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have been very busy since the last newsletter, when Sonja and I
travelled to USA and Canada for just over a month. We had one day in
Los Angeles when we went on a tour past movie star's homes and then on
to Universal Studios. The next day we flew to New York , where we
stayed in the Theosophical Society guest rooms and I gave a talk to
ticked off all the usual touris spots: Empire State building (although
the queue took four hours), Statue of Libery (they closed the gate to
go inside the statue itself just as we arrived), the Rockerfeller
Center, horse ride through Central Park, Ground Zero, shopping (Macy's
etc), watched the Mary Poppins Broadway show, Time Square, used the
subway (it was really great), Brooklyn, Staten Island, 4th of July
Macy's fireworks, Grand Central
Station, watched the New York Mets play baseball against the
Cinncinatti Reds (the Reds won), United Nations, MoMA, Guggemheim,
Museum of Natural History, the Met, the Chrysler building, a helicopter
ride over the city, a boat tour, Battery Park, a bus tour. I'm sure I
mjst have forgotten something.
Next was an Intrepid Tour that
took us to Boston, Harvard University (Where I dropped in at the New
England Complex Systems Institute and met Yaneer Bar Yam), Albany,
Niagara (Where Sonja and I got engaged!!), Gettysburg, Washington DC,
Baltimore (Where we met up with Mike Taylor, who took us for a meal),
Philadelphia and back to New York. We got caught in a three hour
trafffic jam in New Jersey getting back to New York and were extremey
lucky to get on a flight arriving at the airport just over 30 minutes
before the departure.(We took off 30 minutes or more behind time)
in Toronto, we ascended the CN tower (The tallest in the world: 147
stories up) before catching a Greyhound bus to Waterloo for the
conference of the International Society for Systems Science, where I
was lucky enough to get to present two papers and met the most amazing
people from all around the world and met some old friends again, such
Following the conference we flew to Calgary and went to
the Heritage Park and then hired a car to drive through the rockies
(driving on the right hand side of the road), which included horse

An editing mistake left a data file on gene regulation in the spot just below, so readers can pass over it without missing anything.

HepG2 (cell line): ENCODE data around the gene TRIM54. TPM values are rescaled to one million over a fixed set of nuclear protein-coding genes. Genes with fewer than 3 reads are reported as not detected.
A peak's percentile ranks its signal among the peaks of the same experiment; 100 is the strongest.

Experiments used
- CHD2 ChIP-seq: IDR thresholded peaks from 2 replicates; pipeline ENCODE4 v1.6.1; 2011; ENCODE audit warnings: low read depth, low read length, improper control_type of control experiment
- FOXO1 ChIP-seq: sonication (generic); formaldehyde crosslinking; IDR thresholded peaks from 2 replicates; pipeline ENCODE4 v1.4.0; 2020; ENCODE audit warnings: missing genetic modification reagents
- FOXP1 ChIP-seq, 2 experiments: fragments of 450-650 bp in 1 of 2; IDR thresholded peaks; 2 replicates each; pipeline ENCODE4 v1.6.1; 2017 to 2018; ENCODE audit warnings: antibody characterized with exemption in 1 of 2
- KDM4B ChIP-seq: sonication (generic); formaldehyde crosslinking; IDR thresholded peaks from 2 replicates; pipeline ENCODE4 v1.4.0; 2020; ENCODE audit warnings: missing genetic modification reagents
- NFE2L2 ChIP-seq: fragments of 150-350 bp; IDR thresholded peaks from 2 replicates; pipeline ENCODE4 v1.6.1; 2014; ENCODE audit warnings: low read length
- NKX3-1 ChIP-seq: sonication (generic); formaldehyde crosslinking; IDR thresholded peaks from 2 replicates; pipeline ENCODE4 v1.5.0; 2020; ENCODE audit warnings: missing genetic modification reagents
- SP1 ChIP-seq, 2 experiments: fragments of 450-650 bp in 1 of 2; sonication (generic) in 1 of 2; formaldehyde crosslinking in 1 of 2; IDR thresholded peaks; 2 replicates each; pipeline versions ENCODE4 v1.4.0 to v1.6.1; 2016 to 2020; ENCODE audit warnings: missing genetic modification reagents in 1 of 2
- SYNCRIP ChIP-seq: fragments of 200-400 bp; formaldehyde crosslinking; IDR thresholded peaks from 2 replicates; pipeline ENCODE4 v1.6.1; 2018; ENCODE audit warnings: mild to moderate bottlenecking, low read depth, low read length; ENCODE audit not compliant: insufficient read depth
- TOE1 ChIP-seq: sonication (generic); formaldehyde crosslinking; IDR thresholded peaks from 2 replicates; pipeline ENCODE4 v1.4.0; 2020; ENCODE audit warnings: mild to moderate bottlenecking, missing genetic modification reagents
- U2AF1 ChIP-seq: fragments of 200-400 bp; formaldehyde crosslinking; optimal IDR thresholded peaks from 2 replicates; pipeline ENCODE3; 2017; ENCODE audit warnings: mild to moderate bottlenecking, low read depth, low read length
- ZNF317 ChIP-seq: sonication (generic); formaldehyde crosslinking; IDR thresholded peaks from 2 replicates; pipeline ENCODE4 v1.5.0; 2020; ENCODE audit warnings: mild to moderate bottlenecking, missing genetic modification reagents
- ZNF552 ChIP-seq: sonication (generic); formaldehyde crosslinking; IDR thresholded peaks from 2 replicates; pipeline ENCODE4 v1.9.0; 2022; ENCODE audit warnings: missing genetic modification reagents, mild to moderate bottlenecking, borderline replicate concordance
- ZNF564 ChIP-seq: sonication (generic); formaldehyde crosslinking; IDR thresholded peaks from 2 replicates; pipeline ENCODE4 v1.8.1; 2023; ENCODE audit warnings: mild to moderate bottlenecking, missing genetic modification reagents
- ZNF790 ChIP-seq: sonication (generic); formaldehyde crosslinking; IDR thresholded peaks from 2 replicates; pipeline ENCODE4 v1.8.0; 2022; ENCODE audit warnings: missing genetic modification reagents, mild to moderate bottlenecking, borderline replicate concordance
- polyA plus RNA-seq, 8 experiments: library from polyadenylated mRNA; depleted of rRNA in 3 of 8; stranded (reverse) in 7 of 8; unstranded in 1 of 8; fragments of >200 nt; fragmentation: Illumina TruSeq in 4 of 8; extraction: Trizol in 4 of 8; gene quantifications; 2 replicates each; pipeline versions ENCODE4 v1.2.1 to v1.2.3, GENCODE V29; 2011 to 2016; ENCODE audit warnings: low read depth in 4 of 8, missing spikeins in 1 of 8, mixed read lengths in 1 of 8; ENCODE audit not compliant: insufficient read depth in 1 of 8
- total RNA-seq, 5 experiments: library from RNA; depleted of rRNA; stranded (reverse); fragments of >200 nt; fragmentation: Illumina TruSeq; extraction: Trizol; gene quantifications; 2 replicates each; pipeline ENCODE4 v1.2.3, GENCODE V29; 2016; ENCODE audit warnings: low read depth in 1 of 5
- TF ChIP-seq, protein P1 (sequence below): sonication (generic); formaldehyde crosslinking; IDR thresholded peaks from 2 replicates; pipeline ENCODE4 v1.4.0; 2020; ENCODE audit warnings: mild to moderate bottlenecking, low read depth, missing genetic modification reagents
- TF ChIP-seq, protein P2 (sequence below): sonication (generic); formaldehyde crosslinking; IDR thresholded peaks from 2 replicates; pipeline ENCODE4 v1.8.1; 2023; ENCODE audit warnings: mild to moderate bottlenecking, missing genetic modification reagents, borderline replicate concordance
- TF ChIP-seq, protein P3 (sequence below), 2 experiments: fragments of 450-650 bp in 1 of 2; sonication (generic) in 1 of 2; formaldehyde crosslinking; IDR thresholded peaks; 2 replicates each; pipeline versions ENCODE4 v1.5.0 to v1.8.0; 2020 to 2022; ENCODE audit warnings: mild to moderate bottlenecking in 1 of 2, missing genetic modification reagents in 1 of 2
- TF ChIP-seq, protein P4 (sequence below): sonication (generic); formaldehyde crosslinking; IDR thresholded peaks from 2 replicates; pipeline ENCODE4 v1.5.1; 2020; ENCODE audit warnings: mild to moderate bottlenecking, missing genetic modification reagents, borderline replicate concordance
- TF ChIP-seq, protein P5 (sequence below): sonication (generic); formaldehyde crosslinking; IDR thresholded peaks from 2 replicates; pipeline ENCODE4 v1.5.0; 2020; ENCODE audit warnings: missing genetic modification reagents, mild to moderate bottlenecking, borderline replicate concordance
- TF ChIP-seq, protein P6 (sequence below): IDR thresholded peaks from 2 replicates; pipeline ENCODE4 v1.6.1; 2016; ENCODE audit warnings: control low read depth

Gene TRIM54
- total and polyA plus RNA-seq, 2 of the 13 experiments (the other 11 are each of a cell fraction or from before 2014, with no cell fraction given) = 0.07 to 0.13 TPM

riding and a flight on a Cessna around the mountains with Sonja
actually piloting the plane for a while.
dropped off our vehicle in Vancouver and explored the downtown area
before catching the Ferry to spend two days in Victoria on Vancouver
Island. We stayed with an old friend, Derek and his partner Carolyn
having an anazing time. We braved the waters to go on a whale watch,
seeing seals, a Grey while and a number of orca.
Next was a
ferry to Seattle. In one day we went on a Duck Tour (an amphibious
vehicle dating back to WW II), had a meal up the needle, visited Pike
Market and did some shopping. Then it was back to Vancouver. It should
have been by bus, but it was held up for three hours at the Canadian
border coming to Seattle and we were transferred to the train.
in Vancouver we went to the market at North Vancouver (We were headed
for Grousse Mountain, but ran out of time). As we left Vancouver the
previous time, we noticed the Cirque du Solleil tent and luckily found
a performance we could fit in on our final day before going to the
airport for the flight home.
Now I have to get
everything in order, such as reading over the information form the
conference and sorting all the photos and video we took. I am also
hoping to get my book published this year and have plenty on my plate
with the theosophical Society.
Interesting WebsitesAt the conference in Toronto I met
Javier Livas, who told me about his video programme available on
YouTube using Cybernetics and Chaos Theory to provide a paradigm for
understanding our world. It is long having been broken down into over
20 videos. It can be viewed at http://www.youtube.com/watch?v=ociyaR4zx4c
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Books Victor is reading
I did not get as much reading done as I though I might on the planes, busses and aeroplanes.
Barabasi has followed his book, Linked, with "Bursts". "Linked"
was all about networking and our understandinhgs from it using
the science of complexity. This book looks at power Law distributions,
which are an integral part of complex systems, but focusses on power
laws expressed through time. Barabasi looks at how we do not generally
behave randomly, but in bursts of activity. We will send a number of
emails in a burst while we are at our computer, then leave it for some
time, before returning for another burst. The intervals between sending
emails, fits the maths of power law distributions.
this topic by interweaving a number of stories together. I found it
took a while before the various fragments of stories fitted together
and a thread through them all was discernable. There seemed to be a lot
of story, without that much holding it together. It was good to
recognise how power laws do manifest as temporal sequences.
How things WorkYaneer
Bar Yam, the director of the New England Comples Systems Institute for
the last ten years or so, has written this book about complex systems
. I received an autographed copy when I visited him. I have not yet
read enough to make any real comments, but I like how he started out
with the basics of human behaviour in pattern recognition.